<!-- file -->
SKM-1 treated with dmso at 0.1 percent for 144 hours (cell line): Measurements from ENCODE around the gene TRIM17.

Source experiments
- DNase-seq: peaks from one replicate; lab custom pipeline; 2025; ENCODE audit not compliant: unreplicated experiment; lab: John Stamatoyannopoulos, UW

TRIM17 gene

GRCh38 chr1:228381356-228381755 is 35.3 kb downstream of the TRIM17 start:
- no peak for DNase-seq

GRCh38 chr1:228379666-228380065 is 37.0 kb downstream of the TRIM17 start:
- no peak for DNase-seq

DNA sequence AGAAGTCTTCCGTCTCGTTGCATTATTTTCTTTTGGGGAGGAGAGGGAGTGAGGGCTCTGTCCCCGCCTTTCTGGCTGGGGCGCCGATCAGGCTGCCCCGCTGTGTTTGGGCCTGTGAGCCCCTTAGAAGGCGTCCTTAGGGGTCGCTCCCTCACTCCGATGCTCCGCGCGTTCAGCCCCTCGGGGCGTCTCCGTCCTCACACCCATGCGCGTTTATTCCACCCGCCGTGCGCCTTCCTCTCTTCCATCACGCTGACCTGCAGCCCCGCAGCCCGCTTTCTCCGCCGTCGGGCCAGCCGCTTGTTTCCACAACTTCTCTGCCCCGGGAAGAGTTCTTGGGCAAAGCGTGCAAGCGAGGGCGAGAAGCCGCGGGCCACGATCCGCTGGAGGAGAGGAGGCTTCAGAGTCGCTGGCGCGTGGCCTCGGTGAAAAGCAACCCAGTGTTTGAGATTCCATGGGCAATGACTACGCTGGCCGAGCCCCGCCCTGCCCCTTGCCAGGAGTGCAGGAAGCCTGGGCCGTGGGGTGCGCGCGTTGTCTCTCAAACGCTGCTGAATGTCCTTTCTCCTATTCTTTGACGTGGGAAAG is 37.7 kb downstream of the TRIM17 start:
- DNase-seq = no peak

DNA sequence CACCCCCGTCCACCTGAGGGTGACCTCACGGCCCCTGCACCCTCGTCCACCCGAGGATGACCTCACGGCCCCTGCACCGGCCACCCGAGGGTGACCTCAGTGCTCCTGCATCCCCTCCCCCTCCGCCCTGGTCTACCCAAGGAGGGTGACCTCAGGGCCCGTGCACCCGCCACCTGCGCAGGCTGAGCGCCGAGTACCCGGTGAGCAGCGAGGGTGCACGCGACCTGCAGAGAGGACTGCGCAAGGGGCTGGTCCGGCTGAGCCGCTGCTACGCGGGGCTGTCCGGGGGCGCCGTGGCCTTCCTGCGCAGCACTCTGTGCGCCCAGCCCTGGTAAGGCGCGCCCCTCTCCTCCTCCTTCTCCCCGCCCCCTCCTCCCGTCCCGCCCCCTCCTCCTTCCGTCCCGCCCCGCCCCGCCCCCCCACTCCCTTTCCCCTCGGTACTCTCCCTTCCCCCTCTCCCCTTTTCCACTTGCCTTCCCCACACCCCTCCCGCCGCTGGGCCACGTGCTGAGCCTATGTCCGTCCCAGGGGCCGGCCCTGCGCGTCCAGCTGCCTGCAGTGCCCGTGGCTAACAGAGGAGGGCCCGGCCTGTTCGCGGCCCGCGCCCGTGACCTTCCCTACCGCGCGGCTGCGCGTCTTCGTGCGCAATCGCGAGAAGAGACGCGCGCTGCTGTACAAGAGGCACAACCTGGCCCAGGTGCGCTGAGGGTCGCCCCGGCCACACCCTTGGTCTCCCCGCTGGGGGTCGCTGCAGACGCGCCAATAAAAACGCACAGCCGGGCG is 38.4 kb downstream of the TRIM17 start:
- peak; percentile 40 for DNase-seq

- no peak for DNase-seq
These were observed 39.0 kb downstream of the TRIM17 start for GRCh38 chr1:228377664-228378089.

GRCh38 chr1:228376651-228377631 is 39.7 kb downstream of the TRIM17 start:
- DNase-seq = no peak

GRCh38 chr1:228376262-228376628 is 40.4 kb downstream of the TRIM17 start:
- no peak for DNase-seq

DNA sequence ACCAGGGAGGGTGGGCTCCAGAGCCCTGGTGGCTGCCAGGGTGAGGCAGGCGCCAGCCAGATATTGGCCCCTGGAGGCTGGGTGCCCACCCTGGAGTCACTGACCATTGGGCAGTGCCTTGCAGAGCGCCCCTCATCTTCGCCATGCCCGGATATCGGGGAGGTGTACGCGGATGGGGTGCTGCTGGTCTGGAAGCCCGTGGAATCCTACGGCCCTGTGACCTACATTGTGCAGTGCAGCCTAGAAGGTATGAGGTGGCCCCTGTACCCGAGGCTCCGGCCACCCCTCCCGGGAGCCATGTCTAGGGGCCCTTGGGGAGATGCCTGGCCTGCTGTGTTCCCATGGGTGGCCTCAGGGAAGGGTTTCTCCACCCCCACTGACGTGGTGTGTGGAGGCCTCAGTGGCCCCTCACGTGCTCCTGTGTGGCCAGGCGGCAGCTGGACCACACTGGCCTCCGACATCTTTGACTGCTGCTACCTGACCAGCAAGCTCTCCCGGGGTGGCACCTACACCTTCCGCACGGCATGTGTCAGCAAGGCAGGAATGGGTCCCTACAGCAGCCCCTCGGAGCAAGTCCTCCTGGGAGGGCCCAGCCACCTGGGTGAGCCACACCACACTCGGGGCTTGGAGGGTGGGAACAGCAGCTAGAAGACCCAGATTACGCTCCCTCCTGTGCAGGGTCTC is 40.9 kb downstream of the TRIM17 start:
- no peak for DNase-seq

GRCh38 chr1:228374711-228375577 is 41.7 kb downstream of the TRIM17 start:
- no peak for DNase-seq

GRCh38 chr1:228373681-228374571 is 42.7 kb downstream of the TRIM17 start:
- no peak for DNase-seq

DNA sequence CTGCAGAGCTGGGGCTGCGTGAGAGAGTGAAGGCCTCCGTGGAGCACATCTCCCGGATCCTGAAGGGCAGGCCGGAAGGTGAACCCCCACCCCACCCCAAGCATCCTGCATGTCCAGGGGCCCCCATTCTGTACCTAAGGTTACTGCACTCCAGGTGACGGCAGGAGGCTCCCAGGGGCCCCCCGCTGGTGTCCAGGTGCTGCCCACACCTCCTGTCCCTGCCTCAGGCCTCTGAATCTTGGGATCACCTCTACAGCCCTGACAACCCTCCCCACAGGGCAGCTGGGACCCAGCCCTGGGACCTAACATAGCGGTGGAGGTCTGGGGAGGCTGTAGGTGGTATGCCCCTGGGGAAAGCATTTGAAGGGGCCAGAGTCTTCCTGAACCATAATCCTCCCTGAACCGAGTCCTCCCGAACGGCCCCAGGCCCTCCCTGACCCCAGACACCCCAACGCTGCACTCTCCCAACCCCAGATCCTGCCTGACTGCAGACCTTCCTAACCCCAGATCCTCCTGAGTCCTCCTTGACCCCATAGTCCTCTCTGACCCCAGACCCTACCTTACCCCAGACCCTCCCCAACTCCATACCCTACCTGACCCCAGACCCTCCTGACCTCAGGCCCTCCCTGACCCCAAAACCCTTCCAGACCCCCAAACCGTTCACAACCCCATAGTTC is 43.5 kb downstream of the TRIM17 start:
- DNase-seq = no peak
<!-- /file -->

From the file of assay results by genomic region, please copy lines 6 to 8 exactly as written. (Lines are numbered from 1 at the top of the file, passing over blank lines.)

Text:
- no peak for DNase-seq

GRCh38 chr1:228379666-228380065 is 37.0 kb downstream of the TRIM17 start:
- no peak for DNase-seq